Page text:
Charlie Crosby is the grandson of George Crosby, the tinker, clockmaker, that we met in Harding’s Pulitzer Prize winning book, “Tinkers”. This is also a short book, without any wasted words. As Tinkers told the story of George, this is the story of Charlie and his anguish after the death of his daughter.
When 13-year-old Kate is suddenly killed, under the wheels of a car driven by a distracted parent, Charlie is unable to cope. Kate was the glue that held his marriage together, and soon after her death, he and Susan separate. Slowly, his life begins to unravel further and further.
Throughout the book, as Charlie reminisces about his life with Kate, we witness the effect of her death on the ones left behind. It is a specific, rather than general examination of the deep sorrow felt by a parent that loses a child. It is simply not in the natural order of life and Charlie cannot seem to pull himself together. For a year, he suffers alone with his grief, shuttered in his home, visited by nightmares, wallowing in self-pity, suffering from delirium, and conjuring up visions of different versions of Kate, as he descends into a morass of drugs, alcohol and addiction, in a house that is falling apart around him. One night, after a failed attempt at suicide, he comes upon a couple of girls, around the same age as his daughter, and after a brief conversation, he is inspired to finally regain his life.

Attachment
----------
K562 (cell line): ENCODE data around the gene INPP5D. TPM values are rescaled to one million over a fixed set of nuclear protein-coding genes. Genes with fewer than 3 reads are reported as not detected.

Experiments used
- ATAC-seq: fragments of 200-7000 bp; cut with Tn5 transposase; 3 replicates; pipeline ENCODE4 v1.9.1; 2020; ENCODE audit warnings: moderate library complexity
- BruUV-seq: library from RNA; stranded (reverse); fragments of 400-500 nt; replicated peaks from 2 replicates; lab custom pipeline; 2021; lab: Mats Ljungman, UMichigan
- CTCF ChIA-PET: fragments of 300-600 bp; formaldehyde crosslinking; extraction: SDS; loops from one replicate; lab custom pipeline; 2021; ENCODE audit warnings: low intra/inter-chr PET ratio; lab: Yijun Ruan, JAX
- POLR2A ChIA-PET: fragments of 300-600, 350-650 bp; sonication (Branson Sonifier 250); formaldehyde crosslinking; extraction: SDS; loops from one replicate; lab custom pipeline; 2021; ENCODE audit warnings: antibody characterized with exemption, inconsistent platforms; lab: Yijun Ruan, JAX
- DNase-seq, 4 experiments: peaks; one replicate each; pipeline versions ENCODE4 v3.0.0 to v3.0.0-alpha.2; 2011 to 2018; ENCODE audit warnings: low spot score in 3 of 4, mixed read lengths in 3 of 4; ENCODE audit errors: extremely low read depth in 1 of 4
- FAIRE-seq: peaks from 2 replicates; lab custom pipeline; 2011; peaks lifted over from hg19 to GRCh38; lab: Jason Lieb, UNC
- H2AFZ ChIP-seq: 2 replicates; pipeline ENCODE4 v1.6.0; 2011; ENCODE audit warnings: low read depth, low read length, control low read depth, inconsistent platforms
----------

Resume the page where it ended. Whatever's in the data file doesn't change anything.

Heartache is a very personal thing, and Mr. Harding has presented an elaborate, descriptive examination of one’s man’s private suffering. It is a brutal story of despair, as slowly and methodically, Charlie comes undone, in a very unsuccessful attempt to deal with his pain.
Mr. Harding is the reader of his own audio book. He is Charlie, the narrator. Generally, I have found that a professional reader does a far better job, and this is no exception. Trained readers often give a dramatic presentation with more expression and emotion so that it is like watching a theater performance, in your mind’s eye. I thought, while Harding did a decent job, it often descended into a monotone.